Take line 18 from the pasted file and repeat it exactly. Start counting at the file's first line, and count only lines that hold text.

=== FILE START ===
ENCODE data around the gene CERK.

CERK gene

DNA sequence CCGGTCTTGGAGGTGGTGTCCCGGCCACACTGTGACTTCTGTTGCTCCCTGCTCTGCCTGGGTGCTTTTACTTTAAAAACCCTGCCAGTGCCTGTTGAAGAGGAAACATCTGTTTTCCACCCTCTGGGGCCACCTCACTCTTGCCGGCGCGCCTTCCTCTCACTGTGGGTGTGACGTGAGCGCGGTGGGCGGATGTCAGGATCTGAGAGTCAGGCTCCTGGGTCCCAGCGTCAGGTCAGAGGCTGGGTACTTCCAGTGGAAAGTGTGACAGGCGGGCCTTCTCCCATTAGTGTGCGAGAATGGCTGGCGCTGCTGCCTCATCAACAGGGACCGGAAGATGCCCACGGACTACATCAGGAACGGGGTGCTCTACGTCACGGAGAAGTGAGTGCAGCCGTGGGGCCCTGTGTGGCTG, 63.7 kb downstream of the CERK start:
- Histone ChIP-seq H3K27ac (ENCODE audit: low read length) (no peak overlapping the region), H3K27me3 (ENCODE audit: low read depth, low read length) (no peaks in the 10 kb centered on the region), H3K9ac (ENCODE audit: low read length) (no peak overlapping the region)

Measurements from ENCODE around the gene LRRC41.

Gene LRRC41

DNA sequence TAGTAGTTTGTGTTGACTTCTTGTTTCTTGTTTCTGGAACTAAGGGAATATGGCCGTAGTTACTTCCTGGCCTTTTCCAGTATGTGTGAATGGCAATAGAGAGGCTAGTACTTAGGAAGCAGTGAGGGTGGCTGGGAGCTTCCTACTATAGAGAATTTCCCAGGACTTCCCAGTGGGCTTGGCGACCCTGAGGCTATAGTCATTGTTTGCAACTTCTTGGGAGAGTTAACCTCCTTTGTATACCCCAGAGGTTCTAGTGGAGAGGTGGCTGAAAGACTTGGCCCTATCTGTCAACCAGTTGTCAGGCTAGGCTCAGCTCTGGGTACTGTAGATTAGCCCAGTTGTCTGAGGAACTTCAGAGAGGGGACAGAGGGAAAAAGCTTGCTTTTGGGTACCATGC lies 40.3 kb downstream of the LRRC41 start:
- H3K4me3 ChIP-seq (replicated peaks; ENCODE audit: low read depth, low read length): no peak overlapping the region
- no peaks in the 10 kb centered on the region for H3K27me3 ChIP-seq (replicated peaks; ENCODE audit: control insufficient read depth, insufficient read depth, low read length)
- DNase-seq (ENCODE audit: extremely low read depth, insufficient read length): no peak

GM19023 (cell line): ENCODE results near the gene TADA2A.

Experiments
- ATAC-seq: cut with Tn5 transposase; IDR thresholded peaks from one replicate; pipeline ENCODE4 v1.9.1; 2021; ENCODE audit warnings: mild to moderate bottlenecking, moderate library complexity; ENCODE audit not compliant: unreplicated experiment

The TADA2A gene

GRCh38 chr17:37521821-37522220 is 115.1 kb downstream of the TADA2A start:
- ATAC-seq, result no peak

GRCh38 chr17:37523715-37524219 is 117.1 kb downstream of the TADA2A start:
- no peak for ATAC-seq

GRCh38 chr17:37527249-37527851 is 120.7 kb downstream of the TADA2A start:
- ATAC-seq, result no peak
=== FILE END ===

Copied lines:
- no peak for ATAC-seq